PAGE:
One year after a high-speed Cleveland police chase, questions remain about how the chase ended with a shootout that left two unarmed people dead.
CLEVELAND - "I've been praying for this day since day one," said Dennis Ficker, fighting back tears.
News that the U.S. Justice Department is investigating the Cleveland Police Department and its use of excessive force provided relief and encouragement to Ficker and his ex-wife Bernadette Rolan.
"This is just a little light in our tunnel that we will get the justice we're looking for," said Rolan.
With the Justice Department's help, they're hopeful that the events surrounding their son Daniel Ficker's death will finally be disclosed.
"My last words to my son in his coffin were, ‘I will see this to the end,'" he said. "We will get justice for you."
Nearly two years ago, a uniformed, on-duty Cleveland police officer shot and killed the 25-year-old Parma resident after a brief altercation at Ficker's Parma home. A second off-duty officer was also involved. Both were investigating a burglary. The shooter wasn't charged, and the other officer was charged with a misdemeanor.
"He used to come up every Sunday morning before he'd go to church and tell me everything he planned on doing and different things he wrote and see if I liked it," said Shauna Smith, visibly emotional as she described her son Kenneth Smith.
An off-duty Cleveland police officer shot and killed Smith's only child last year in downtown Cleveland. Police said the 20-year-old refused to get out of a car and was reaching for a handgun when the officer pulled the trigger. That officer, who was reportedly drinking at a strip club that night, was never charged and no disciplinary action was taken.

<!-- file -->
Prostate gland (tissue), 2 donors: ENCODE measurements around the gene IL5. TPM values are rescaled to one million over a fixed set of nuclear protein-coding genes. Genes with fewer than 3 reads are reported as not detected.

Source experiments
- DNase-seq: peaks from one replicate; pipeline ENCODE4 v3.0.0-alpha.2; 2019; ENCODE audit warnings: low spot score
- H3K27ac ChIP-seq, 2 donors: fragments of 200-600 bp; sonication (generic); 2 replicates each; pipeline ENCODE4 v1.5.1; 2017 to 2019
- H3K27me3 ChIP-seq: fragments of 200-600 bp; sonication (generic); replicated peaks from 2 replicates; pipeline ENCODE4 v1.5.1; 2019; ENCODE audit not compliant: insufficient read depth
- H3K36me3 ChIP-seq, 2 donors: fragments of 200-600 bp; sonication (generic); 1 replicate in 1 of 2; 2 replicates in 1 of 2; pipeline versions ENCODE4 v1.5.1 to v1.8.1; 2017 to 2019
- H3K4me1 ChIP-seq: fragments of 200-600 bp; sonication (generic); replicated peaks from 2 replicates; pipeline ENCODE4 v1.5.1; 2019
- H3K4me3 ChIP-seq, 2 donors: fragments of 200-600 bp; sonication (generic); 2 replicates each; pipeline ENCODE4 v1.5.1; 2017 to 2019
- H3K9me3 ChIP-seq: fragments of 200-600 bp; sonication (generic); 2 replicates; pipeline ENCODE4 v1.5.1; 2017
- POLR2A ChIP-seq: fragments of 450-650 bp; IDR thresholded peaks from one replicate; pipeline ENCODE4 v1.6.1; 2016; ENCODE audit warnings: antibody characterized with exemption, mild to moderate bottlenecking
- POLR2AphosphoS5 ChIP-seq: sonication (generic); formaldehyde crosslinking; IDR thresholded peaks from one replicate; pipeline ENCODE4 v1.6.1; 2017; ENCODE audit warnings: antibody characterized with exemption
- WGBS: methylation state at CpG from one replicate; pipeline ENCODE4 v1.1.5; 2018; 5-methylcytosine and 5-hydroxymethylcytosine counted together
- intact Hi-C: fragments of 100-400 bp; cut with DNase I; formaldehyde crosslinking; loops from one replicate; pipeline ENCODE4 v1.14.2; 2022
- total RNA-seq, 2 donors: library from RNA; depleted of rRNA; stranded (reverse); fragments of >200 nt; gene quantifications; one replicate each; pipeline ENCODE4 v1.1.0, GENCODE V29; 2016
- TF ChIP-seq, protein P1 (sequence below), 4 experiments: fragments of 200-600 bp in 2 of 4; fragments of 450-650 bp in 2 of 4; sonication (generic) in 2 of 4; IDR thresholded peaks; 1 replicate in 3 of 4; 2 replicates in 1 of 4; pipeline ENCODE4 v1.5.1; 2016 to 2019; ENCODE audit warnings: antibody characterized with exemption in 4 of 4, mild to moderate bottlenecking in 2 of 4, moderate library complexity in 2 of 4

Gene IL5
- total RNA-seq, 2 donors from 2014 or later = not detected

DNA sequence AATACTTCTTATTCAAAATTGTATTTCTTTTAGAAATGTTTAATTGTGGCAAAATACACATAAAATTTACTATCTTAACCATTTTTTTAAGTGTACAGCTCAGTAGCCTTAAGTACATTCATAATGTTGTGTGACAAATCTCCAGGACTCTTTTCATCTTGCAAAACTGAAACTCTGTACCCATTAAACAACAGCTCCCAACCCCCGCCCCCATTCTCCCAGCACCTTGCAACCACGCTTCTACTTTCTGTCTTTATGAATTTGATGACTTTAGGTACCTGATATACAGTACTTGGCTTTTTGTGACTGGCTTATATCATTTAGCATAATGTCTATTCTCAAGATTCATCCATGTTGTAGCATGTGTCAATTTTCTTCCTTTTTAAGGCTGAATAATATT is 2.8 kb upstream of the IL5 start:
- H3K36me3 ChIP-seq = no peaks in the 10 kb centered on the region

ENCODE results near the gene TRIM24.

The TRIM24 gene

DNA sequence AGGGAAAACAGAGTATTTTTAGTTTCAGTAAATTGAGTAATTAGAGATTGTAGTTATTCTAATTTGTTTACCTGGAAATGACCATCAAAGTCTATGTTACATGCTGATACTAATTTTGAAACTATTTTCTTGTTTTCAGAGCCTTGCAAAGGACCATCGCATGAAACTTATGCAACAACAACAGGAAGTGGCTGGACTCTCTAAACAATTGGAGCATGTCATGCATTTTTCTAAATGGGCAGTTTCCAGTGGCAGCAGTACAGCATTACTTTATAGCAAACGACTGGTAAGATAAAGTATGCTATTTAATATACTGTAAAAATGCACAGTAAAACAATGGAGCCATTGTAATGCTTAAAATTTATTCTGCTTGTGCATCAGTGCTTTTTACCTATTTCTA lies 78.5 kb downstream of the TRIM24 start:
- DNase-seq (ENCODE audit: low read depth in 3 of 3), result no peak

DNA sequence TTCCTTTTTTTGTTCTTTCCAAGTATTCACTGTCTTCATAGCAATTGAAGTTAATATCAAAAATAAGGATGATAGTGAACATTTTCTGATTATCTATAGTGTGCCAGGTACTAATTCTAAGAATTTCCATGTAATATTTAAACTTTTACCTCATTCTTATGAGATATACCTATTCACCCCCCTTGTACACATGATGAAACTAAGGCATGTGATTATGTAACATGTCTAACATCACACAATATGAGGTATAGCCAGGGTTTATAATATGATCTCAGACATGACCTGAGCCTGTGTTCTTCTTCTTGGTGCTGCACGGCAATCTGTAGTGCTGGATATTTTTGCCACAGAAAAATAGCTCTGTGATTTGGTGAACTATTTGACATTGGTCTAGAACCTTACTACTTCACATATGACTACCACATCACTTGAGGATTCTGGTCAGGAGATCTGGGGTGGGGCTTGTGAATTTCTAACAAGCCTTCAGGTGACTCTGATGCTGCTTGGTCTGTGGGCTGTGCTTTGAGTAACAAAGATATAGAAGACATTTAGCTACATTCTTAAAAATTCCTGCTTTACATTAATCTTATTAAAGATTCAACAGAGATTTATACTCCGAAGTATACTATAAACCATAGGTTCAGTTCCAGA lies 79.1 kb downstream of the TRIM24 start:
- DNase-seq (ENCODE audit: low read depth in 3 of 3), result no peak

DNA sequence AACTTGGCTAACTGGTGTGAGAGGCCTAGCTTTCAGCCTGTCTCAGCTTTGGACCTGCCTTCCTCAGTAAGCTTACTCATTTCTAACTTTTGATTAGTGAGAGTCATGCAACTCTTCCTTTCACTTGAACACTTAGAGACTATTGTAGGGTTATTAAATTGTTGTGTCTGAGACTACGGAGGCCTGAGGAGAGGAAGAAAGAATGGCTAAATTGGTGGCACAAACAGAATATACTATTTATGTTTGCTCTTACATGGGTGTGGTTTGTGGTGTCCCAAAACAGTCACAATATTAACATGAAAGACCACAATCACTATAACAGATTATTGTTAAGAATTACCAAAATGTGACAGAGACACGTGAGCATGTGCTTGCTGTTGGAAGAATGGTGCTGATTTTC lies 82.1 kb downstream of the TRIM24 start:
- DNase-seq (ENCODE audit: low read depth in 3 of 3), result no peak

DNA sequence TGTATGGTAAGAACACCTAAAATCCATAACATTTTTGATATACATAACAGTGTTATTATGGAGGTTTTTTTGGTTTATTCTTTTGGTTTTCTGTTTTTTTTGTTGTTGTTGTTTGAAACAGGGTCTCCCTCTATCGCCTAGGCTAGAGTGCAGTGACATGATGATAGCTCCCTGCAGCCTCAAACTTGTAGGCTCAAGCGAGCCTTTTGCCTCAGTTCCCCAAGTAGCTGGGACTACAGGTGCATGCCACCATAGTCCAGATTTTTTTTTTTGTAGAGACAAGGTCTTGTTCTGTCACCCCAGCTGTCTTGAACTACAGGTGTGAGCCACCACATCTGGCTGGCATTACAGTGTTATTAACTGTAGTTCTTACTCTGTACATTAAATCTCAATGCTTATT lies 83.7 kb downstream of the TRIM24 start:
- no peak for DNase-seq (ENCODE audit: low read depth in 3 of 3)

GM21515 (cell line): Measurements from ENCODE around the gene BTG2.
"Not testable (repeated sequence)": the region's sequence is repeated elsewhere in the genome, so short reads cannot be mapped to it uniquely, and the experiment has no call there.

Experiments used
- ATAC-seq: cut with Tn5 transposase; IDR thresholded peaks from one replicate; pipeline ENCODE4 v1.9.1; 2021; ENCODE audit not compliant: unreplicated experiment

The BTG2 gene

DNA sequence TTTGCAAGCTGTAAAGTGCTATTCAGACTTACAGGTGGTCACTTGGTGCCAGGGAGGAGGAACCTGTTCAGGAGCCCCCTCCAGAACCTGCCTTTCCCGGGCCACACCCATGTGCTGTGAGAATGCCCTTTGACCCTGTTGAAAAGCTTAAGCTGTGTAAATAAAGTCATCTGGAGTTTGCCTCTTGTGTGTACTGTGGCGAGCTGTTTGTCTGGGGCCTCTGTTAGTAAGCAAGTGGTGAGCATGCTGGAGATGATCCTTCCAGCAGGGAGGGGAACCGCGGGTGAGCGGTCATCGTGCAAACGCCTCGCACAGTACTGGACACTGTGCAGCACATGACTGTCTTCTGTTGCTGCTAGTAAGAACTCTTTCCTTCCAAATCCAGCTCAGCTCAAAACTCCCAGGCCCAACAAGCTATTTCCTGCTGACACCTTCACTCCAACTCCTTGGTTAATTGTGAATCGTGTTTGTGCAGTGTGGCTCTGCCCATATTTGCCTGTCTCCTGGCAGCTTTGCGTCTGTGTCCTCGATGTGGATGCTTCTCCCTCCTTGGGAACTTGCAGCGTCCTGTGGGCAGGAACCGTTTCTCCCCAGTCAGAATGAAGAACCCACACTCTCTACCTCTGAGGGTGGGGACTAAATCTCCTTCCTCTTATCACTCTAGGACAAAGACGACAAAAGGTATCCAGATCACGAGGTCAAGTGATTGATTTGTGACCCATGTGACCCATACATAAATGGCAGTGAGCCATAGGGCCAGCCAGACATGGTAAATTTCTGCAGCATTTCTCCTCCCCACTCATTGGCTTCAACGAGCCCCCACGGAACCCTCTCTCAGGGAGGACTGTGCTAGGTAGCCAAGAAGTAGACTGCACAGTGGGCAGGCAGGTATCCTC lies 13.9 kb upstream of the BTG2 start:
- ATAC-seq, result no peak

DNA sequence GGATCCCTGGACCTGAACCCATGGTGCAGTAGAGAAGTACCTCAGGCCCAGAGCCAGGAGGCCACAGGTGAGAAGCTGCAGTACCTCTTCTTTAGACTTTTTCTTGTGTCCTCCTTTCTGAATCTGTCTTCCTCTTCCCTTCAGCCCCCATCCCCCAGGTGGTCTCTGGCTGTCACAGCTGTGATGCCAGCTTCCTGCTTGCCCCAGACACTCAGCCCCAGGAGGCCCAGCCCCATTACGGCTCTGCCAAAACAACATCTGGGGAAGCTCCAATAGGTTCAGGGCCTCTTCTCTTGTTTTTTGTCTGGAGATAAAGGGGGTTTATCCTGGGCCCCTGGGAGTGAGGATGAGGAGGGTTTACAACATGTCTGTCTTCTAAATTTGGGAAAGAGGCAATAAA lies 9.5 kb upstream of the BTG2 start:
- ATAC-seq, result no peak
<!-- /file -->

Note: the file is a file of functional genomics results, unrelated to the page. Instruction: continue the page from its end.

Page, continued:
"I'm glad that they're taking a look finally to hopefully get things resolved," said Smith.
The investigation provides her with a glimmer of hope amongst so much pain of losing her son.
"I really miss our relationship," she said.
Family members of the victims of the deadly 2012 Cleveland police chase have filed a lawsuit against the city and several police officers involved.
Cleveland Police Chief Michael McGrath says he foresees a new policy holding supervisors "more accountable" as a result of his review into the Nov. 29, 2012 police chase.
Cleveland Police Chief Michael McGrath announced Tuesday the results of disciplinary hearings for officers involved in the Nov. 29, 2012 deadly chase. 63 patrol officers have been suspended.
Turmoil in the Cleveland Police Department has hurt officer morale, invigorated a mayoral campaign and led to frank discussions about race.
NewsChannel5 investigators learned Cleveland Police Chief Michael McGrath will begin holding disciplinary hearings for officers involved in the Nov. 29 deadly chase Friday.
Disciplinary hearings began on Monday for Cleveland patrol officers facing charges related to the Nov. 29 police chase and shooting.
New details have emerged in the case of two Clevelanders gunned down last year by Cleveland police following a police chase throughout the city.
It was shortly after the Nov. 29 shooting deaths of Timothy Russell and Malissa Williams that East Cleveland Mayor Gary Norton asked something of his law director and prosecutor.
75 Cleveland patrol officers have been found in violation of departmental rules and regulations for their roles in a deadly November chase.